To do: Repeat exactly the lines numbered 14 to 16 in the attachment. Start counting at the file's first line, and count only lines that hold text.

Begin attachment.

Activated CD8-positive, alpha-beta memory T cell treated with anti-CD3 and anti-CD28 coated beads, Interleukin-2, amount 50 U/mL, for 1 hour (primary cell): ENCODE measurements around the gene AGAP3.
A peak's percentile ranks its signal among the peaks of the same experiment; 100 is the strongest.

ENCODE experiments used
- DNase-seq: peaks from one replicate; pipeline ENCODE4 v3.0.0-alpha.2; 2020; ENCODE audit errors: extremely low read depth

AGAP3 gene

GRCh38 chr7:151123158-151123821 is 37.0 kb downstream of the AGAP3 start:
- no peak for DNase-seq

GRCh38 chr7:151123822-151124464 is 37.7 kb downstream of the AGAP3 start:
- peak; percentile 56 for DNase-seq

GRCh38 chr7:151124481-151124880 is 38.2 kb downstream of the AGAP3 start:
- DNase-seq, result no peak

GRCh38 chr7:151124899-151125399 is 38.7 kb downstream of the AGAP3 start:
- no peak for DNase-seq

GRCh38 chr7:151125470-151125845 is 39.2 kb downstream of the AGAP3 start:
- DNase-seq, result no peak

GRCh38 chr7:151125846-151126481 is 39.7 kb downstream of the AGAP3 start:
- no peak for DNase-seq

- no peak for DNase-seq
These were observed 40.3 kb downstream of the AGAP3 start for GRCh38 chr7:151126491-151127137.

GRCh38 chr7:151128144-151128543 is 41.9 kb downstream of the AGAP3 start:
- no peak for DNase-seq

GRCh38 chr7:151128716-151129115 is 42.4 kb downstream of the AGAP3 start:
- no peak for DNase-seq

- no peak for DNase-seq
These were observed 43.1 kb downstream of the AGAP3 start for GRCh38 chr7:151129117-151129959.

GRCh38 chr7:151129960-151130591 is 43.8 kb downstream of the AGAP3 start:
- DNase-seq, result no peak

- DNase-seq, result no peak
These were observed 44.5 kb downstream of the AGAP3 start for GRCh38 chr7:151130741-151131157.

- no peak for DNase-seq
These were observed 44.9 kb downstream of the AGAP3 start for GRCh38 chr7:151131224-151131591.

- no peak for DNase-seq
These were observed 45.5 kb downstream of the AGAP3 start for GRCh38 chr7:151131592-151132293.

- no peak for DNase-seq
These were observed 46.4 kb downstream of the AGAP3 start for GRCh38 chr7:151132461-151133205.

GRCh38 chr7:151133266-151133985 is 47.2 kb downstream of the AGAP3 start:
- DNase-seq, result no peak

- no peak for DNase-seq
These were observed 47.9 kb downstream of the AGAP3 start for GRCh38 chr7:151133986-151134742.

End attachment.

GRCh38 chr7:151125470-151125845 is 39.2 kb downstream of the AGAP3 start:
- DNase-seq, result no peak

GRCh38 chr7:151125846-151126481 is 39.7 kb downstream of the AGAP3 start: